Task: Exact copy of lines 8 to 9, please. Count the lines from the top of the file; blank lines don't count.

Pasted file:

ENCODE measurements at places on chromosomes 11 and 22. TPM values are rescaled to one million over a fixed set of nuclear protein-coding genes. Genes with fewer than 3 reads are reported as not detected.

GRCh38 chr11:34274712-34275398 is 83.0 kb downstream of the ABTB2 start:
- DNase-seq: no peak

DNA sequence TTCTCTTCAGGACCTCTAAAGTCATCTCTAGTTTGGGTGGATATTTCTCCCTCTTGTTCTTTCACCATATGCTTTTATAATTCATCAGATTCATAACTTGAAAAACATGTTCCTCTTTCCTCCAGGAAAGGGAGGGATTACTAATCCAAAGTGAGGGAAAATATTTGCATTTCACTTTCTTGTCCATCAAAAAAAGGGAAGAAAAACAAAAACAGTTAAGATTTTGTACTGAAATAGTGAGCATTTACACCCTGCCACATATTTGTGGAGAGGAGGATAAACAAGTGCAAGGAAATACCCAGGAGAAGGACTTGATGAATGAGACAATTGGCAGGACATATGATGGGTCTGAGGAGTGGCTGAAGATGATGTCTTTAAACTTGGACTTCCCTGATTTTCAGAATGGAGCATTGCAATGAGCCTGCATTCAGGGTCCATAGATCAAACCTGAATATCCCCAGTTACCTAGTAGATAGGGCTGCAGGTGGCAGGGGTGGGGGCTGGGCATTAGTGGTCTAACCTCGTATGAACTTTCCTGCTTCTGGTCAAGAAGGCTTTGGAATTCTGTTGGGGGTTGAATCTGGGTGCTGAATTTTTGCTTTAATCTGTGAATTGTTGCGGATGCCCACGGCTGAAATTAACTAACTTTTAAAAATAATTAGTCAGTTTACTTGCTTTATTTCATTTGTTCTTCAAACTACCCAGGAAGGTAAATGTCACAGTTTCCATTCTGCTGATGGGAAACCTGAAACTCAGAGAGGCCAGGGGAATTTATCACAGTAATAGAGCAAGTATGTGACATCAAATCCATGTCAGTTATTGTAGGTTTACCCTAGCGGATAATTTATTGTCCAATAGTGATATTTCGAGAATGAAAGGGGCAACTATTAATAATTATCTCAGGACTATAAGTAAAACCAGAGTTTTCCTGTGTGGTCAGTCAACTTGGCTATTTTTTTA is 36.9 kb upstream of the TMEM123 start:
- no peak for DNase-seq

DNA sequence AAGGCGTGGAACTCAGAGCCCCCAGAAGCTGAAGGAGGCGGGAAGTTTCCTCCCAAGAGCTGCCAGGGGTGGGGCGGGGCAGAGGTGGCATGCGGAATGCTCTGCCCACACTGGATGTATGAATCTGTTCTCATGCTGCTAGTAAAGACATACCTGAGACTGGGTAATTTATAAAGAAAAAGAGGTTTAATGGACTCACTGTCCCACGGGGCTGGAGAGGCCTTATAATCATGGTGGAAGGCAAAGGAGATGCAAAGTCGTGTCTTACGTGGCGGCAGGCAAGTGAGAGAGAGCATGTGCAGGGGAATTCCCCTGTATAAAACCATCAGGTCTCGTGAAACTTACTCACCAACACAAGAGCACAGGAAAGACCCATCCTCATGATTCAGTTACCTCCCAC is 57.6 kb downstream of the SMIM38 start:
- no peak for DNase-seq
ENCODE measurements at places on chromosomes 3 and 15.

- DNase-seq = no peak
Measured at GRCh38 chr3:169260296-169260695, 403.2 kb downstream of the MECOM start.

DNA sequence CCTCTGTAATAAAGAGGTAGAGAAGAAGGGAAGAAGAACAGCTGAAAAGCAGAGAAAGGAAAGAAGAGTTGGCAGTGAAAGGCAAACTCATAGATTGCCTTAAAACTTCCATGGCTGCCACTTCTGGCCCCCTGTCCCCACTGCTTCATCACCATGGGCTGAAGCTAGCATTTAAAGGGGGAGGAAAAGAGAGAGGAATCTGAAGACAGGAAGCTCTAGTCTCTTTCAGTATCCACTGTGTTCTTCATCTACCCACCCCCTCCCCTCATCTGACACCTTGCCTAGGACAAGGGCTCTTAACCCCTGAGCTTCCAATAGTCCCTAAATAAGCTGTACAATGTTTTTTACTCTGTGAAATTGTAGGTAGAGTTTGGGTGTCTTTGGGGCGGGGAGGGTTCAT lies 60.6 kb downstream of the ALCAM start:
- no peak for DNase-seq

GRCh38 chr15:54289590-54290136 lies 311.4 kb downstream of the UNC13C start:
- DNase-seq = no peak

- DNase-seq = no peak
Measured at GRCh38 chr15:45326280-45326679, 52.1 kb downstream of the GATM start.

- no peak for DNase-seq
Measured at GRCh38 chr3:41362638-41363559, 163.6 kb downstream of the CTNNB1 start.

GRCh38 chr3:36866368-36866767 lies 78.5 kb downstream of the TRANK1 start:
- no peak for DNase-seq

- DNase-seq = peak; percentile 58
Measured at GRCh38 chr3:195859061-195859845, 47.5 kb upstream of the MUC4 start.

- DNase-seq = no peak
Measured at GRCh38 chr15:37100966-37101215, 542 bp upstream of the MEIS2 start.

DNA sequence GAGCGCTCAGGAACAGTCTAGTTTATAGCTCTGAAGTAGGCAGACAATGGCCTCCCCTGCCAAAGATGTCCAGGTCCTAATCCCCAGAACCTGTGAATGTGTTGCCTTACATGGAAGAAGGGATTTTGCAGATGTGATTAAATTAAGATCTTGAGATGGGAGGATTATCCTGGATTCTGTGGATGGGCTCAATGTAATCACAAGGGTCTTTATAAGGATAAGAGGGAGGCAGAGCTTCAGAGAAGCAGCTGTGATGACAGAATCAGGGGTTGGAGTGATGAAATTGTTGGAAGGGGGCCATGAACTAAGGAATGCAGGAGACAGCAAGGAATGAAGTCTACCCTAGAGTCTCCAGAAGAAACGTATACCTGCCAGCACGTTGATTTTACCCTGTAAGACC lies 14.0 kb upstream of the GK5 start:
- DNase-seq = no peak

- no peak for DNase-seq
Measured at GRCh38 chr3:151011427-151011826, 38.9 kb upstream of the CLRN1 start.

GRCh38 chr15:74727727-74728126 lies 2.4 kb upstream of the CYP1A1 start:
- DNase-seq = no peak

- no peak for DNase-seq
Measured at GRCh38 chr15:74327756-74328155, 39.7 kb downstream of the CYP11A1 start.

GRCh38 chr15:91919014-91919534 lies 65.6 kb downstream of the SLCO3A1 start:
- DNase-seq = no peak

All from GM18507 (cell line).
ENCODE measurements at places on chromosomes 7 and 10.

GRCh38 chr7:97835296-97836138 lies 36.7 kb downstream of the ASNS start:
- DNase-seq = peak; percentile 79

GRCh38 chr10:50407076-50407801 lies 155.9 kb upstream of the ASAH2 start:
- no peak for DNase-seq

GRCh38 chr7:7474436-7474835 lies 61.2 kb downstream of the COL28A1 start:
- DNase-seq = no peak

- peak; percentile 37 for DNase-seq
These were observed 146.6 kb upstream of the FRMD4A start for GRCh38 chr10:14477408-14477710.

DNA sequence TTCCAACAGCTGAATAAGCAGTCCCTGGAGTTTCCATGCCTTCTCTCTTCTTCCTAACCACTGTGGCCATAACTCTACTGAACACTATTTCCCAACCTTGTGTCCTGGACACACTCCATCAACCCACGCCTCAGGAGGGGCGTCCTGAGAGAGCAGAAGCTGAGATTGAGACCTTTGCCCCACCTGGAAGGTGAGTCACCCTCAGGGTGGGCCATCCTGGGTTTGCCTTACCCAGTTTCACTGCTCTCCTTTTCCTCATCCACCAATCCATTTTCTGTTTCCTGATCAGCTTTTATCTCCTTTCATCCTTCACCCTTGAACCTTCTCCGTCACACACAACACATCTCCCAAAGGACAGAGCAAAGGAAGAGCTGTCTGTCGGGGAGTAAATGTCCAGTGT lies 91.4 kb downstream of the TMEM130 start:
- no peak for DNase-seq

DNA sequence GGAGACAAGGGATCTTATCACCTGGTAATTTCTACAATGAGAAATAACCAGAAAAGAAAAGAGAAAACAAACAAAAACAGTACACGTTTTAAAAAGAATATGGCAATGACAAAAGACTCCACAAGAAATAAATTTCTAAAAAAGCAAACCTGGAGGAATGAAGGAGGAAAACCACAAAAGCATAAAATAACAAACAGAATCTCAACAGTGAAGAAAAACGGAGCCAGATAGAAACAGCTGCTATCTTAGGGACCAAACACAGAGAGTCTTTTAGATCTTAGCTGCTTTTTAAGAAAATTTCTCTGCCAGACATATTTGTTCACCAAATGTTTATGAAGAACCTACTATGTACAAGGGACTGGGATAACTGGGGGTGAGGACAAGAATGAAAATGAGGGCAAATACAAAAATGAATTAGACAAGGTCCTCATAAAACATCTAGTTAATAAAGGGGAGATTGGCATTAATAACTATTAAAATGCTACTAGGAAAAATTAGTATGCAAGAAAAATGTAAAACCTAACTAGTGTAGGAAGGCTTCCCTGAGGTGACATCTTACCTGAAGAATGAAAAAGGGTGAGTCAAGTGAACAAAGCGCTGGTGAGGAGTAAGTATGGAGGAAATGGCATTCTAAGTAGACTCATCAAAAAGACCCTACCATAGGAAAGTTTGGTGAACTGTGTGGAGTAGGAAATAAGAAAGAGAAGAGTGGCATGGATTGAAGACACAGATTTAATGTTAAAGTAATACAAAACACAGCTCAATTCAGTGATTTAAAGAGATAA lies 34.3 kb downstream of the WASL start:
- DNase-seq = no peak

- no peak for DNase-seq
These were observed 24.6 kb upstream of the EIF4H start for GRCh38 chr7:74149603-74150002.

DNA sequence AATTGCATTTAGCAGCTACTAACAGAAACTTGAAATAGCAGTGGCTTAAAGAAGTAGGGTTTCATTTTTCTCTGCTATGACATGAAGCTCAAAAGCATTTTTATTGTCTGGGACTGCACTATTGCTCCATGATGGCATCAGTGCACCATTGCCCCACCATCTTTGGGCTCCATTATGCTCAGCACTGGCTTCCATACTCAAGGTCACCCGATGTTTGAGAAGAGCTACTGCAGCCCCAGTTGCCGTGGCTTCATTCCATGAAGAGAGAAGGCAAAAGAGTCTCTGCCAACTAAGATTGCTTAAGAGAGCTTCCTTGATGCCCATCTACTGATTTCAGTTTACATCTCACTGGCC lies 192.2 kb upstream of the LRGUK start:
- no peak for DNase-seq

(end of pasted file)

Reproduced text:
ENCODE measurements at places on chromosomes 3 and 15.

- DNase-seq = no peak